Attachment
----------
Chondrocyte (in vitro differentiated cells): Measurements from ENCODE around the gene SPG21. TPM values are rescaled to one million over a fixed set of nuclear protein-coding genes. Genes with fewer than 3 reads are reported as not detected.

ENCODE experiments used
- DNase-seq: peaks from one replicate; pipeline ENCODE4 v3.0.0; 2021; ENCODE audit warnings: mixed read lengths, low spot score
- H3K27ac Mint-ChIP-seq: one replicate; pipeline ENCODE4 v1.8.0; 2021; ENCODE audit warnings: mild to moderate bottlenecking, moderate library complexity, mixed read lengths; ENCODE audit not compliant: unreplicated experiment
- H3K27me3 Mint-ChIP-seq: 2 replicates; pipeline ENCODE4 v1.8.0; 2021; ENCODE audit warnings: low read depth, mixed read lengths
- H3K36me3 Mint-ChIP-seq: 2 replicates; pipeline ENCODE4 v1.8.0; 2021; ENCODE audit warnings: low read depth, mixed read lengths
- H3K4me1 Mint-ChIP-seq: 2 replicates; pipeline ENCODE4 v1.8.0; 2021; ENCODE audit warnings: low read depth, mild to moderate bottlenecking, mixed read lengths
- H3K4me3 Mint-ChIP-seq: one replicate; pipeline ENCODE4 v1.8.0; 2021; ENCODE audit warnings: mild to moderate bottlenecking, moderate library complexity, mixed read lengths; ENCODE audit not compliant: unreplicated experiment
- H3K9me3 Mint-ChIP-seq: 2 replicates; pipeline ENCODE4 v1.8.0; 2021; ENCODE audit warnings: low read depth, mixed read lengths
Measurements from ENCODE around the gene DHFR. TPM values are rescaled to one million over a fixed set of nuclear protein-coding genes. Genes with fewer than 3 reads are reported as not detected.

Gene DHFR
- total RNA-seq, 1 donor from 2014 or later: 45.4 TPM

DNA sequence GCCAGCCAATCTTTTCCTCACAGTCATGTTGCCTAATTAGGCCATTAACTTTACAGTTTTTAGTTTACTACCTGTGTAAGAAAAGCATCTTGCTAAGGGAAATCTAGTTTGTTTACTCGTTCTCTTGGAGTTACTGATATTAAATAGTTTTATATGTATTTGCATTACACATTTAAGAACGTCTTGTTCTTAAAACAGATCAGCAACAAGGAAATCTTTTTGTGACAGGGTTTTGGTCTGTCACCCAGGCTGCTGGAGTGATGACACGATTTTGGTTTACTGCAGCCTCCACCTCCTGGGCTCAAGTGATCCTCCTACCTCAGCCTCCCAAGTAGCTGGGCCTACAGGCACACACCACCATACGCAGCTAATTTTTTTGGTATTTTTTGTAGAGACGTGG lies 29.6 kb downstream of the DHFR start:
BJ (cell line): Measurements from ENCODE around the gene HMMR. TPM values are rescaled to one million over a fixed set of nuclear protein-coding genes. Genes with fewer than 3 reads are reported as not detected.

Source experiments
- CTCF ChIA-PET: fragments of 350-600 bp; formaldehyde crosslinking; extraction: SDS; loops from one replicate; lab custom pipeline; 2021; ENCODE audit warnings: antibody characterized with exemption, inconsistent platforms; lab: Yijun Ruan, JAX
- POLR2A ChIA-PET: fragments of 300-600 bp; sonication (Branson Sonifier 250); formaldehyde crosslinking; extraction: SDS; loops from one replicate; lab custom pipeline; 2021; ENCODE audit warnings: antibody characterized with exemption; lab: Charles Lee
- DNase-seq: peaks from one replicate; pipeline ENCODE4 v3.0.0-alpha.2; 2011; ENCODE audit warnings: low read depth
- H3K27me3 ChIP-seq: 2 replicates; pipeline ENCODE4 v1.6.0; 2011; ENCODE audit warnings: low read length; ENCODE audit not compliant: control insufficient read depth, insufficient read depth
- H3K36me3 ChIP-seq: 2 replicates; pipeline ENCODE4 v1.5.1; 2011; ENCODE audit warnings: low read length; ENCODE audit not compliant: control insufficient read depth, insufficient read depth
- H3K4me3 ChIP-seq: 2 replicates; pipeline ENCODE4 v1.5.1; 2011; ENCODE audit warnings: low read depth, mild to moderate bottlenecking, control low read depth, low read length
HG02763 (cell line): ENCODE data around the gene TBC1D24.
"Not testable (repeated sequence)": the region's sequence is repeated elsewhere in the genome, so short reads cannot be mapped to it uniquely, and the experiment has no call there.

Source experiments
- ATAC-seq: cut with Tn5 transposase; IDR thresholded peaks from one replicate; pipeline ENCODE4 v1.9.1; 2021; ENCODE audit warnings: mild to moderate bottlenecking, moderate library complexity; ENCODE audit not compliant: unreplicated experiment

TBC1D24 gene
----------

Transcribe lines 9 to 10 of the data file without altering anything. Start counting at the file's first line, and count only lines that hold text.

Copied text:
- H3K9me3 Mint-ChIP-seq: 2 replicates; pipeline ENCODE4 v1.8.0; 2021; ENCODE audit warnings: low read depth, mixed read lengths
Measurements from ENCODE around the gene DHFR. TPM values are rescaled to one million over a fixed set of nuclear protein-coding genes. Genes with fewer than 3 reads are reported as not detected.